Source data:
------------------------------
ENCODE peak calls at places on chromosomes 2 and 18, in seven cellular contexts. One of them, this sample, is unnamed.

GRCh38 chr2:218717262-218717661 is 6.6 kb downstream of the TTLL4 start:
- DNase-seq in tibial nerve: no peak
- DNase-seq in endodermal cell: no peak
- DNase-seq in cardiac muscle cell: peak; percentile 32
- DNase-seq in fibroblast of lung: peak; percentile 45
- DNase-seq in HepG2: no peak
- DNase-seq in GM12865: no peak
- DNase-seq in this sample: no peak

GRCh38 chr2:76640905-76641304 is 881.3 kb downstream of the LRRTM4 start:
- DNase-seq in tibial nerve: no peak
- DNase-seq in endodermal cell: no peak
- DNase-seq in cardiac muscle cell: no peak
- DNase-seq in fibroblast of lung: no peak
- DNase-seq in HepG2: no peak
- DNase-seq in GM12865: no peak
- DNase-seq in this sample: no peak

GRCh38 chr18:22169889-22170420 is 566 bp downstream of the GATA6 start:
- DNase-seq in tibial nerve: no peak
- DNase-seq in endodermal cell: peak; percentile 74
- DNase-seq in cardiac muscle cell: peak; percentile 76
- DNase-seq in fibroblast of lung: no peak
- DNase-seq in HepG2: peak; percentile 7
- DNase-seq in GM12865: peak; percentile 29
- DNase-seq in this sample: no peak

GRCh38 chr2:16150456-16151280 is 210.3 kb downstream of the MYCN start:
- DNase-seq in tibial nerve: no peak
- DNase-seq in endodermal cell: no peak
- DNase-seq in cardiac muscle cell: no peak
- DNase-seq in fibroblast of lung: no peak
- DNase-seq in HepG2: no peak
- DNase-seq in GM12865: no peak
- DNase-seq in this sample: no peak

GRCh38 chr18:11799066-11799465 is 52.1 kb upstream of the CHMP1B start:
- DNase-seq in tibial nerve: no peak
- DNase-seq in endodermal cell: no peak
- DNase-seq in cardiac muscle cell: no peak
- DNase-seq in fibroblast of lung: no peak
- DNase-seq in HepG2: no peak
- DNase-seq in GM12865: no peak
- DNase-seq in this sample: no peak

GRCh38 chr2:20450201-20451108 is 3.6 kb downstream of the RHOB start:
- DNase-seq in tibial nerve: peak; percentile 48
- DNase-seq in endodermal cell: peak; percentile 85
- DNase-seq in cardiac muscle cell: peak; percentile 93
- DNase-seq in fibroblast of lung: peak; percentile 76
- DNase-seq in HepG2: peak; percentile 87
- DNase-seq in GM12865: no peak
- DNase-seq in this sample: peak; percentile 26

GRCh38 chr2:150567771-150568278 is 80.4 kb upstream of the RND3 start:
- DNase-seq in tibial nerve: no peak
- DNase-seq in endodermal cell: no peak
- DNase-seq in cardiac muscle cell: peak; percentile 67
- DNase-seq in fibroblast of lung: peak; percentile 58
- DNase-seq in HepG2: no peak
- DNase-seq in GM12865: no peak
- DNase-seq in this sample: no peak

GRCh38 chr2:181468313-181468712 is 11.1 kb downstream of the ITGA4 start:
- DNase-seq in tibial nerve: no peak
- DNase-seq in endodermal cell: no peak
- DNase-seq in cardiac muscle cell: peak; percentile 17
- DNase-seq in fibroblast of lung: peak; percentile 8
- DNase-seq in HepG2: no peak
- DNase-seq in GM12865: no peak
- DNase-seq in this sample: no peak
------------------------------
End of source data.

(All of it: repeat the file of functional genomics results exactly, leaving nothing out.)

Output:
ENCODE peak calls at places on chromosomes 2 and 18, in seven cellular contexts. One of them, this sample, is unnamed.

GRCh38 chr2:218717262-218717661 is 6.6 kb downstream of the TTLL4 start:
- DNase-seq in tibial nerve: no peak
- DNase-seq in endodermal cell: no peak
- DNase-seq in cardiac muscle cell: peak; percentile 32
- DNase-seq in fibroblast of lung: peak; percentile 45
- DNase-seq in HepG2: no peak
- DNase-seq in GM12865: no peak
- DNase-seq in this sample: no peak

GRCh38 chr2:76640905-76641304 is 881.3 kb downstream of the LRRTM4 start:
- DNase-seq in tibial nerve: no peak
- DNase-seq in endodermal cell: no peak
- DNase-seq in cardiac muscle cell: no peak
- DNase-seq in fibroblast of lung: no peak
- DNase-seq in HepG2: no peak
- DNase-seq in GM12865: no peak
- DNase-seq in this sample: no peak

GRCh38 chr18:22169889-22170420 is 566 bp downstream of the GATA6 start:
- DNase-seq in tibial nerve: no peak
- DNase-seq in endodermal cell: peak; percentile 74
- DNase-seq in cardiac muscle cell: peak; percentile 76
- DNase-seq in fibroblast of lung: no peak
- DNase-seq in HepG2: peak; percentile 7
- DNase-seq in GM12865: peak; percentile 29
- DNase-seq in this sample: no peak

GRCh38 chr2:16150456-16151280 is 210.3 kb downstream of the MYCN start:
- DNase-seq in tibial nerve: no peak
- DNase-seq in endodermal cell: no peak
- DNase-seq in cardiac muscle cell: no peak
- DNase-seq in fibroblast of lung: no peak
- DNase-seq in HepG2: no peak
- DNase-seq in GM12865: no peak
- DNase-seq in this sample: no peak

GRCh38 chr18:11799066-11799465 is 52.1 kb upstream of the CHMP1B start:
- DNase-seq in tibial nerve: no peak
- DNase-seq in endodermal cell: no peak
- DNase-seq in cardiac muscle cell: no peak
- DNase-seq in fibroblast of lung: no peak
- DNase-seq in HepG2: no peak
- DNase-seq in GM12865: no peak
- DNase-seq in this sample: no peak

GRCh38 chr2:20450201-20451108 is 3.6 kb downstream of the RHOB start:
- DNase-seq in tibial nerve: peak; percentile 48
- DNase-seq in endodermal cell: peak; percentile 85
- DNase-seq in cardiac muscle cell: peak; percentile 93
- DNase-seq in fibroblast of lung: peak; percentile 76
- DNase-seq in HepG2: peak; percentile 87
- DNase-seq in GM12865: no peak
- DNase-seq in this sample: peak; percentile 26

GRCh38 chr2:150567771-150568278 is 80.4 kb upstream of the RND3 start:
- DNase-seq in tibial nerve: no peak
- DNase-seq in endodermal cell: no peak
- DNase-seq in cardiac muscle cell: peak; percentile 67
- DNase-seq in fibroblast of lung: peak; percentile 58
- DNase-seq in HepG2: no peak
- DNase-seq in GM12865: no peak
- DNase-seq in this sample: no peak

GRCh38 chr2:181468313-181468712 is 11.1 kb downstream of the ITGA4 start:
- DNase-seq in tibial nerve: no peak
- DNase-seq in endodermal cell: no peak
- DNase-seq in cardiac muscle cell: peak; percentile 17
- DNase-seq in fibroblast of lung: peak; percentile 8
- DNase-seq in HepG2: no peak
- DNase-seq in GM12865: no peak
- DNase-seq in this sample: no peak